Small companies may find it intimidating to offer a 401(k) plan when there are so many government rules and regulations in addition to the cost of providing the benefit. A small business has enough on their hands trying to manage and grow their company that adding on what can be a confusing retirement savings plan is more than they can handle. However, small business owners need to be thinking about their own retirement in addition to that of their employees. There are also tax deductions that companies can use that will pay off in the end. Perhaps the biggest benefit for small companies that offer a 401(k) plan is the attraction it provides to top talent to come work for your company. The best employees know that they are good and want to be treated as such with benefits so offering even a lost cost 401(k) plan is something for them to use to save for their retirement.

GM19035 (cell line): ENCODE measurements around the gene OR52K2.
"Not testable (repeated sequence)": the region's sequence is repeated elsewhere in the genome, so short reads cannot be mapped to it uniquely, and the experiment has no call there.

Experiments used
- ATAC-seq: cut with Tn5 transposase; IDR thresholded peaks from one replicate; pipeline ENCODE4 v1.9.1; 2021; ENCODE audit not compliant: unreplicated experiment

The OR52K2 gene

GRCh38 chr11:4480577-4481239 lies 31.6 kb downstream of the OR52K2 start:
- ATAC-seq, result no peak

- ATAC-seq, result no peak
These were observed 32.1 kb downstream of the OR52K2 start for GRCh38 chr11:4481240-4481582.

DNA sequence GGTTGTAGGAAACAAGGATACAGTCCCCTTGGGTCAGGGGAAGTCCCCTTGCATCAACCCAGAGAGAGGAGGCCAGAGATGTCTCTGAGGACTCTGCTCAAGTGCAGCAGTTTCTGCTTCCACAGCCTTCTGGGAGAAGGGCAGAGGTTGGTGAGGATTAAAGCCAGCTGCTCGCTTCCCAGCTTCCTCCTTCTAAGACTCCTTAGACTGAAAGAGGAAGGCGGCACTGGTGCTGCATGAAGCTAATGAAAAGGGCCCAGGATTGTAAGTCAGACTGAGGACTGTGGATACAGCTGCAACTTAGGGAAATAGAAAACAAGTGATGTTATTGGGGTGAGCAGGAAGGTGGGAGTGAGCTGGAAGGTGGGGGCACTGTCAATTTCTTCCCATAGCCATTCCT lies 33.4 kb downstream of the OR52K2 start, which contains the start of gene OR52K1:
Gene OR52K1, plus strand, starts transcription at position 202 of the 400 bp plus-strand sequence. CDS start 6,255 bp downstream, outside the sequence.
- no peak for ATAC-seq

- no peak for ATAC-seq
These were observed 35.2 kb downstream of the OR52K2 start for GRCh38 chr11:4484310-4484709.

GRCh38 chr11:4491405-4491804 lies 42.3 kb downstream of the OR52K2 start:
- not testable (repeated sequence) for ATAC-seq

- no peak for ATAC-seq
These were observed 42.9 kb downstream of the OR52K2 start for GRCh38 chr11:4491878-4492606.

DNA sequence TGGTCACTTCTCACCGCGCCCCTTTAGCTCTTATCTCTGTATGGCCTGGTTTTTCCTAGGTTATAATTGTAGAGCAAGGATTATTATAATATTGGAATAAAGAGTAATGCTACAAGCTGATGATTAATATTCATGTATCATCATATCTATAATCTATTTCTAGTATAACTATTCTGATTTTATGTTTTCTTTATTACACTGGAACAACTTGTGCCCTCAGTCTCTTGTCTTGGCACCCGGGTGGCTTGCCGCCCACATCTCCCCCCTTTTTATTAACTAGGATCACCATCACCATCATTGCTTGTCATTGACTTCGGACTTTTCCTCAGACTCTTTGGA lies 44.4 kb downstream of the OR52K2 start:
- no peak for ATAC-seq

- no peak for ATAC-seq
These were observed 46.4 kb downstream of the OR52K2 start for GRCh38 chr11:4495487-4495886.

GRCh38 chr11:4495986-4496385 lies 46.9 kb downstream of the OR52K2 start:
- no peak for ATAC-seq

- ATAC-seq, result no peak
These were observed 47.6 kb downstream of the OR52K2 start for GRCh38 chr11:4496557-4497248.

The father of 401(k) plans has developed a new plan targeting small businesses. The Benna 401(k) plan guides small business owners through the process of setting up the plan while avoiding significant fees. Ted Benna said in an interview with the Post Bulletin that “It typically costs $1,000 to $1,500 to set up a 401(k) and $1,000 to $3,000 in annual administrative fees for small employers. The new Benna 401(k) plans do not have any set-up or administrative fees, and your employees will have access to a wide range of investment opportunities for only 0.25 percent or less, a small fraction of typical 401(k) plan packages.” Benna wants to see more U.S. workers with retirement plans.
There are costs that go into 401(k) plans but the benefits for the employer and employee outweigh the negatives. As an employer that is considering whether to provide a 401(k) retirement plan for its employees, careful consideration of the type of plan is needed.